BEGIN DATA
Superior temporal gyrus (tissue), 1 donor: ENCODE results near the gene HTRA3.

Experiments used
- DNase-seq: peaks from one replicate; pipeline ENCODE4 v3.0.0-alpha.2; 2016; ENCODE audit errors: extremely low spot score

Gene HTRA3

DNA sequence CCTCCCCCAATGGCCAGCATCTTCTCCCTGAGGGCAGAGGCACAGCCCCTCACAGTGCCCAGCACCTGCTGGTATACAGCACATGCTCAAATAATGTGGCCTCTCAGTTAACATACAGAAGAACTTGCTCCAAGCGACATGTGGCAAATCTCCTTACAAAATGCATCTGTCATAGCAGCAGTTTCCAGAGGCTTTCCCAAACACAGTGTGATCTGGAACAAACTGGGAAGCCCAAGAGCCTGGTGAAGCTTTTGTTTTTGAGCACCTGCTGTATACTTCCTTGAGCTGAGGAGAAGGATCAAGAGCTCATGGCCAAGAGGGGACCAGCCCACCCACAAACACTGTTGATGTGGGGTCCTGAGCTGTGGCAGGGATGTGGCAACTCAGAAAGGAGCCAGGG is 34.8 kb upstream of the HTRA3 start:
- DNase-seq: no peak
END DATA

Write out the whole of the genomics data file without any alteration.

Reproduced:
Superior temporal gyrus (tissue), 1 donor: ENCODE results near the gene HTRA3.

Experiments used
- DNase-seq: peaks from one replicate; pipeline ENCODE4 v3.0.0-alpha.2; 2016; ENCODE audit errors: extremely low spot score

Gene HTRA3

DNA sequence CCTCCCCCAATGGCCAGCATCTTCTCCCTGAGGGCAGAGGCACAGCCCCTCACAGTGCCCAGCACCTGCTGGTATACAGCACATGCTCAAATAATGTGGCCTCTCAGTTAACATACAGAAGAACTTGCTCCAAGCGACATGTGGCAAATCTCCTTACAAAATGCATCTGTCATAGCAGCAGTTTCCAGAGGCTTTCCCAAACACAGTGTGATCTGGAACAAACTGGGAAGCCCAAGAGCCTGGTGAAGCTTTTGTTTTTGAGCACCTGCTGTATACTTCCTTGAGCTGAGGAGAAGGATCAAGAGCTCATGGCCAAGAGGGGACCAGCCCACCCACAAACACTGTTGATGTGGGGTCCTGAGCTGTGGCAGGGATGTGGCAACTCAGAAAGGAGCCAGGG is 34.8 kb upstream of the HTRA3 start:
- DNase-seq: no peak